The power of appreciation in a scary time

Amidst economic turmoil and fast-changing workplaces, recognition is more crucial than ever

The power of appreciation in a scary time

When the new work from home reality was looming, Shopify gave its employees a $1,000 stipend, each, to outfit their home offices with the equipment they need. Metro, Loblaws, and Empire have given immediate raises to their frontline grocery store workers, recognizing the danger of illness they’re putting themselves in. Energy executives are taking pay cuts to keep workers employed in the already hard-hit oil and gas sectors in Western Canada. Independent grocery stores lacking the cash to bump pay are increasing employee discounts. Recently closed restaurants emptied their fridges, sending care packages of ingredients and cooked meals to laid-off staff.

So many Canadian organizations are ensuring that through this crisis, employees are recognized and valued. Whether employees work on the frontlines, transitioned to working from home, or have been temporarily laid off, management is seeing the lengths that employees have gone to help weather this storm and keep things running as close to normal as they can. The best of them are showing care for physical and mental wellbeing and, in doing so, demonstrating their strength of leadership. They know that when this crisis passes and business resumes, those employees are walking into work with a powerful feeling of appreciation.

Recognition is clearly essential in times like these. A leader in employee recognition and workplace culture, O.C. Tanner has been studying the role that recognition can play in this crisis through weekly pulse surveys. One survey focused on healthcare workers, the most essential frontline workers in this crisis. They found that when healthcare workers are frequently recognized, 68 per cent feel more engaged in their work and 48 per cent feel greater trust in their leaders to have their safety and wellbeing in mind.

When those leaders step up and recognize employees, they connect their people back to the purpose of their organization. That connection is even more necessary now that employees who aren’t on the frontlines are working remotely. O.C. Tanner’s numbers show that employees connected to the organization’s purpose by their leaders are 747% more likely to feel highly engaged and 49% less likely to face burnout.

In these crisis moments, when the risks of burnout increase, it’s crucial that leaders step up their outreach game, making time for thoughtful one-on-one sessions with their employees. In 2019 the WHO recognized burnout as an “occupational phenomenon” arising from mismanaged workplace stress. Canada Life’s workplace strategies for mental health resource recommends a comprehensive set of leadership strategies to manage issues like burnout. Another O.C. Tanner weekly pulse survey found that 51 per cent of employees feel more engaged in their work through regular one-on-ones with leaders. Communication efforts like one-on-ones need to be stepped up further in this high-stress moment.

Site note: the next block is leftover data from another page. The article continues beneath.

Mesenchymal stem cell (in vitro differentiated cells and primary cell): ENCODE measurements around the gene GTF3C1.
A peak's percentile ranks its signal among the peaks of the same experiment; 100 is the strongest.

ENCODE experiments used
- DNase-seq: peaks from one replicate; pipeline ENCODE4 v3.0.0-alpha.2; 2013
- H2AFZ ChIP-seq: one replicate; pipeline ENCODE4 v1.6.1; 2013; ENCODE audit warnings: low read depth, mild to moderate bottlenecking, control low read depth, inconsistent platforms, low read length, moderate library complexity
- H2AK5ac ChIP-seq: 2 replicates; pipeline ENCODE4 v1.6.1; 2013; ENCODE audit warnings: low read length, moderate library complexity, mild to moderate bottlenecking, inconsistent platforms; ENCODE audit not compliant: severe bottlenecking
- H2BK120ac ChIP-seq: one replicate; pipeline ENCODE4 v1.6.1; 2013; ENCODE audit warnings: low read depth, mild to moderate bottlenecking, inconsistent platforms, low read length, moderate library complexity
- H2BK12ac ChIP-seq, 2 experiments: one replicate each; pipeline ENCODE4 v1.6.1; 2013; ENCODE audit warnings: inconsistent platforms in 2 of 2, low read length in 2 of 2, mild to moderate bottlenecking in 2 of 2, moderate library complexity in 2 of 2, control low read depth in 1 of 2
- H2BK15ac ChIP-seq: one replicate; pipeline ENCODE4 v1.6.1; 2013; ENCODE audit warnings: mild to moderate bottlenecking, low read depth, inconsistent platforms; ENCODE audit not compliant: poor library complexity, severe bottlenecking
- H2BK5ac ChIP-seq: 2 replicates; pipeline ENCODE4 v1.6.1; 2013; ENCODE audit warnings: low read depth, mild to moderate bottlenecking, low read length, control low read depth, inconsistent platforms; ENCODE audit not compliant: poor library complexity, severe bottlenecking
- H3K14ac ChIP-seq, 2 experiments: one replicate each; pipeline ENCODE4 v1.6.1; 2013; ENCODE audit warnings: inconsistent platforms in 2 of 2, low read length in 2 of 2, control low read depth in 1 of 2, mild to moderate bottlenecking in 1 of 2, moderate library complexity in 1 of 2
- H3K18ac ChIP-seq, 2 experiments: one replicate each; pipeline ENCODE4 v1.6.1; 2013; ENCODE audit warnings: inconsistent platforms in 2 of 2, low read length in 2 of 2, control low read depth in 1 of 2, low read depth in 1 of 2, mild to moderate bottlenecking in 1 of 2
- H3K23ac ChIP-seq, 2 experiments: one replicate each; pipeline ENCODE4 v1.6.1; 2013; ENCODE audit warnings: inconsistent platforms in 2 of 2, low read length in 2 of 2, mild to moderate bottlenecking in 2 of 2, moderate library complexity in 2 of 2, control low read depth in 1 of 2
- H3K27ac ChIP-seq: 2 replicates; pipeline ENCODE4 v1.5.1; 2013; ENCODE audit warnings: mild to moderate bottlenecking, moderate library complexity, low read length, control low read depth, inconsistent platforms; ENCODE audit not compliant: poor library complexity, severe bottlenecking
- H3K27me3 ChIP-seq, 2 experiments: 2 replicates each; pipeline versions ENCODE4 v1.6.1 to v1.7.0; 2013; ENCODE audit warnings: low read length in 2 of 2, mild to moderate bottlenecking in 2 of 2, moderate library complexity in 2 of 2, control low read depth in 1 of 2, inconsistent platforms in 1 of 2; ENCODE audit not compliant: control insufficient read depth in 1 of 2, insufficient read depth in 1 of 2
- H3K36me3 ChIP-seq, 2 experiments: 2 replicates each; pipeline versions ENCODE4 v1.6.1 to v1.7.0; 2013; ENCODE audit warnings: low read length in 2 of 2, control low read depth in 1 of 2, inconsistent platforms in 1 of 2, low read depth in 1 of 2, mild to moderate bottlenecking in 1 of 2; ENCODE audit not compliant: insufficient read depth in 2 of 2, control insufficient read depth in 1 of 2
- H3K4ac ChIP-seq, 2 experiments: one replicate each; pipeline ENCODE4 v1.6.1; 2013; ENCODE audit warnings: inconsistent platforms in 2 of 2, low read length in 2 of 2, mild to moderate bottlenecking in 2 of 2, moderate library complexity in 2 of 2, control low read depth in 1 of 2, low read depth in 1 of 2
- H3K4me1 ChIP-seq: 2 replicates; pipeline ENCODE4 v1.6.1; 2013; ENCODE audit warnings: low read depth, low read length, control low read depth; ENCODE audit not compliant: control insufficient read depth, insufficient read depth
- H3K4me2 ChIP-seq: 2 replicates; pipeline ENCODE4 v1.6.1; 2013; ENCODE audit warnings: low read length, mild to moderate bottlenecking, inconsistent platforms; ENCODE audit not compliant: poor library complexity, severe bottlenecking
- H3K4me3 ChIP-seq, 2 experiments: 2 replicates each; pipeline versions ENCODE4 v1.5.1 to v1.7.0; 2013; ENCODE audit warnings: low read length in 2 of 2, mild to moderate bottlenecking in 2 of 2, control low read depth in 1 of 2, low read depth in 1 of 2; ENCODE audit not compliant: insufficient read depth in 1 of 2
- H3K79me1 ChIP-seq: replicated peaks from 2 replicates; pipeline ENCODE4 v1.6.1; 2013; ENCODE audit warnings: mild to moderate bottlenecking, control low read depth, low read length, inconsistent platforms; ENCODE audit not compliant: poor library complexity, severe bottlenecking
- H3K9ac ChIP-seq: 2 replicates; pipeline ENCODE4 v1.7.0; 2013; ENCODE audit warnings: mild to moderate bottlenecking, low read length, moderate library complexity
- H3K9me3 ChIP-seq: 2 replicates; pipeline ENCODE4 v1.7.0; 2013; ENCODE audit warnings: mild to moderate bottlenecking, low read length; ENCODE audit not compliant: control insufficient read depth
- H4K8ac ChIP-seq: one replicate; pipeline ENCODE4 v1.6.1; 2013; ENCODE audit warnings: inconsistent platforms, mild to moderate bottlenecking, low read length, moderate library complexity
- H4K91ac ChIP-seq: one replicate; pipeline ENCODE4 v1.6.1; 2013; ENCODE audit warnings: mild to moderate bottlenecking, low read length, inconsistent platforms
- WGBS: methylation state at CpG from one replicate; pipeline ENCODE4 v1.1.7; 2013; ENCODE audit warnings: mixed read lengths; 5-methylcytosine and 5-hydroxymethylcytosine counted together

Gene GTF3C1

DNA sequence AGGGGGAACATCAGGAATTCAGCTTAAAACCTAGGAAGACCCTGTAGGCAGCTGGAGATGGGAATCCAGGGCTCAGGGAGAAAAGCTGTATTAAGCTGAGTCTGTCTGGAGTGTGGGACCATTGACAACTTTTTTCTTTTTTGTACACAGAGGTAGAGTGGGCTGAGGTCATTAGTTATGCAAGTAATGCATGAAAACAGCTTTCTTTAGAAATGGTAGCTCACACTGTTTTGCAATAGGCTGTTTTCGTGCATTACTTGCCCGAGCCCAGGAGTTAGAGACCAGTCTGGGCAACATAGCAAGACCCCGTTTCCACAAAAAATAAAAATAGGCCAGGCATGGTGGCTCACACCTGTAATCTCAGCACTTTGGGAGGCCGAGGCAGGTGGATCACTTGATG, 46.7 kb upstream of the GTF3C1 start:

Leaders need to take a strategic approach to recognition in this moment, taking a lead from those organizations that have stepped up to support their employees. They should reflect on what their teams need to succeed in this strange time, they can be there to listen, or thank those going above and beyond, providing that support as best they can. They can follow up on that support by making the virtual personal, finding means of connecting with employees despite the new physical gulfs between all of us (remember to keep 6ft apart!). They should welcome families into those communications, too, whatever form that family takes.

Like those grocery stores and energy companies, leaders should make use of all the recognition tools at their disposal, from payroll to video conferencing software. Like the shops and restaurants facing existential threats, leaders need to focus on the small victories unique to their organization. The economic outlook is uncertain and the environment is unprecedented, but celebrating small victories can go a long way to helping your team feel appreciated and valued. 

So many organizations around the world are going above and beyond during this crisis, demonstrating true leadership when it comes to employee empathy, appreciation and recognition. As we continue to navigate this uncharted territory and adapt our business practices to the new normal, one thing remains the same: employees who are acknowledged for their contributions, sacrifices and dedication will always deliver more value. 

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